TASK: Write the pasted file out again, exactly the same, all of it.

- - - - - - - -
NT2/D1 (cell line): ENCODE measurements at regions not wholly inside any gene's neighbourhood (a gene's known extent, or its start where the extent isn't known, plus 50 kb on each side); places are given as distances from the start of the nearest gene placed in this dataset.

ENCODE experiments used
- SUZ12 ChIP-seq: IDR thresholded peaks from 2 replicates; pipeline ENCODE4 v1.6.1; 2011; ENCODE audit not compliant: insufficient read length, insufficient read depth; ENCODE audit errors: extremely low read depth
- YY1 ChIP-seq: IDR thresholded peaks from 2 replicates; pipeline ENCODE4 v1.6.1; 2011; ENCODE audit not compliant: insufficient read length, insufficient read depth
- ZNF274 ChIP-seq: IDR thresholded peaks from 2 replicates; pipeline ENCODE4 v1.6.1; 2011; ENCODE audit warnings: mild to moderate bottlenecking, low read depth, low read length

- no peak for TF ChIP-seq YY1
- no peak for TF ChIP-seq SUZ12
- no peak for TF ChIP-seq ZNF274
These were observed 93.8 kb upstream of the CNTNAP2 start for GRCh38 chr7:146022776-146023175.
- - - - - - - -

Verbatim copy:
NT2/D1 (cell line): ENCODE measurements at regions not wholly inside any gene's neighbourhood (a gene's known extent, or its start where the extent isn't known, plus 50 kb on each side); places are given as distances from the start of the nearest gene placed in this dataset.

ENCODE experiments used
- SUZ12 ChIP-seq: IDR thresholded peaks from 2 replicates; pipeline ENCODE4 v1.6.1; 2011; ENCODE audit not compliant: insufficient read length, insufficient read depth; ENCODE audit errors: extremely low read depth
- YY1 ChIP-seq: IDR thresholded peaks from 2 replicates; pipeline ENCODE4 v1.6.1; 2011; ENCODE audit not compliant: insufficient read length, insufficient read depth
- ZNF274 ChIP-seq: IDR thresholded peaks from 2 replicates; pipeline ENCODE4 v1.6.1; 2011; ENCODE audit warnings: mild to moderate bottlenecking, low read depth, low read length

- no peak for TF ChIP-seq YY1
- no peak for TF ChIP-seq SUZ12
- no peak for TF ChIP-seq ZNF274
These were observed 93.8 kb upstream of the CNTNAP2 start for GRCh38 chr7:146022776-146023175.